Jacob Abshire’s put together a Christmas study guide that’s worth checking out.
Who are you? What gives a man his identity? On what foundation are you building your sense of self? Your answer, whether true or false, defines your life.
Wrong ways of defining who we are arise naturally in our hearts, and the world around us preaches and models innumerable false identities. But Jesus maps out and walks out a counterintuitive and countercultural way to know who you are. Your true identity is a gift of God, a surprising discovery, and then a committed choice.
Ray Ortlund shares a terrific quote from Charles Spurgeon.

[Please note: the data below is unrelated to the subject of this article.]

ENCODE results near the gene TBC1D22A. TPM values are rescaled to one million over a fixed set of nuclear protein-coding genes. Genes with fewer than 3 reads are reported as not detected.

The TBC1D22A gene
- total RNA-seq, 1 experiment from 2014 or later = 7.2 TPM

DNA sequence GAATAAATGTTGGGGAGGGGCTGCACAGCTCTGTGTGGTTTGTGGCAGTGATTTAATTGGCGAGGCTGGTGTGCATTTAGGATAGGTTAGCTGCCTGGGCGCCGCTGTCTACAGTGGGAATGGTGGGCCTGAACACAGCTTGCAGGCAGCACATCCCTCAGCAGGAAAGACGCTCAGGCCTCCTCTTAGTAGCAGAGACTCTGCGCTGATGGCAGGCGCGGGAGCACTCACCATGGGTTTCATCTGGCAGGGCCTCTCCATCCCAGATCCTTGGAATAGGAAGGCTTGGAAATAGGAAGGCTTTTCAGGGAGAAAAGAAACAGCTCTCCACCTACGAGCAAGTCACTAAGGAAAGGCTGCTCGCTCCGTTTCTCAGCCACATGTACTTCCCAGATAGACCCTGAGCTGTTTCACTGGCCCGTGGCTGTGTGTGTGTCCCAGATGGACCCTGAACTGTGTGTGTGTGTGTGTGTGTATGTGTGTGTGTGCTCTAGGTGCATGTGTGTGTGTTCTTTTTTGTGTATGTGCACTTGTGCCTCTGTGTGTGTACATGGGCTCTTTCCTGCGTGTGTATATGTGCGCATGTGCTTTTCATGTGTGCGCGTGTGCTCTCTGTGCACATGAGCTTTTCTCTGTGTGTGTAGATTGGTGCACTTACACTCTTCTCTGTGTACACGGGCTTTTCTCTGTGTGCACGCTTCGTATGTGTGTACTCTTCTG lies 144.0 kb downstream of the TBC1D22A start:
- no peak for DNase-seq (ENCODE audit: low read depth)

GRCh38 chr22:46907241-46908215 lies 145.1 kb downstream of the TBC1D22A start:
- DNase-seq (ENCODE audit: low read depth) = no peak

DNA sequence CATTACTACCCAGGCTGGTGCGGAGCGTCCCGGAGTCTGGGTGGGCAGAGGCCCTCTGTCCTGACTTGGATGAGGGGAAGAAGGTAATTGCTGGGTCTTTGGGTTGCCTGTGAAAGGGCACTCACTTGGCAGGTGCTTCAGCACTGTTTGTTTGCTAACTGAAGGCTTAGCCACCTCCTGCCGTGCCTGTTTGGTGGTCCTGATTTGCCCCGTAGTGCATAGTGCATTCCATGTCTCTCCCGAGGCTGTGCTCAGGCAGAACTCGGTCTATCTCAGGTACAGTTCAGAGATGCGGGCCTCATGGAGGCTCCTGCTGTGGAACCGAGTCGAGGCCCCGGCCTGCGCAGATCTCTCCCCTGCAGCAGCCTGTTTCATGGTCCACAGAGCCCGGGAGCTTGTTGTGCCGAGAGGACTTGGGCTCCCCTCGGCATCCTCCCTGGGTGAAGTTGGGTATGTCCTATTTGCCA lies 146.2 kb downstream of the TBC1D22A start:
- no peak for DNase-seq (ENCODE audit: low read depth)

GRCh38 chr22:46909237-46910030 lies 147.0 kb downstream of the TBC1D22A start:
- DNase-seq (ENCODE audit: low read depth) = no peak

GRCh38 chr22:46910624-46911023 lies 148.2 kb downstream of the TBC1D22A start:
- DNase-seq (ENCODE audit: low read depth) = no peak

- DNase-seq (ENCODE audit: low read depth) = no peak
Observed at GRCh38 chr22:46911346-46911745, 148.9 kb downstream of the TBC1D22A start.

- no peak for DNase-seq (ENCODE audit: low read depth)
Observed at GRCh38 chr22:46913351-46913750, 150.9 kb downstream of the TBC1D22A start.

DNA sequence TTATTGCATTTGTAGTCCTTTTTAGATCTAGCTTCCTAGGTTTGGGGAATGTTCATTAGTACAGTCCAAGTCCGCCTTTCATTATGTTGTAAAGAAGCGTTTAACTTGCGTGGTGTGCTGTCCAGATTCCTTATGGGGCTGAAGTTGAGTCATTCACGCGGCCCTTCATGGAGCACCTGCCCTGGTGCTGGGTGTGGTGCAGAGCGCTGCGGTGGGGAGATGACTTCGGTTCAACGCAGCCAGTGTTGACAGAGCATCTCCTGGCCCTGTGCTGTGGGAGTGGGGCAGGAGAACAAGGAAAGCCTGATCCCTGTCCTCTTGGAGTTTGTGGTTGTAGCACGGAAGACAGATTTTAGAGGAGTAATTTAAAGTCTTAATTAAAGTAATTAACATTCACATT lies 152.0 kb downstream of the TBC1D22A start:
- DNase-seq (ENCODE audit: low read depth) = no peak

“Facts are our friends,” says evangelical leader Ed Stetzer, pointing out why we should not resist the facts, no matter what they might tell us. But what happens when people decide they only want “friendly facts” that fit into their preexisting worldview?
The late Daniel Patrick Moynihan used to say, “You’re entitled to your own opinions, but you’re not entitled to your own facts.” He’d have been surprised to see that, in a world of social media and multiple news sources, many Americans now feel entitled to both.
I remember thinking that getting older and getting married would fix both problems. When I got older, I’d be the top dog at a company, or a college, or an industry. I would become the guy everyone else would long to know and be known by. The room would light up just because Brandon Smith walked into it.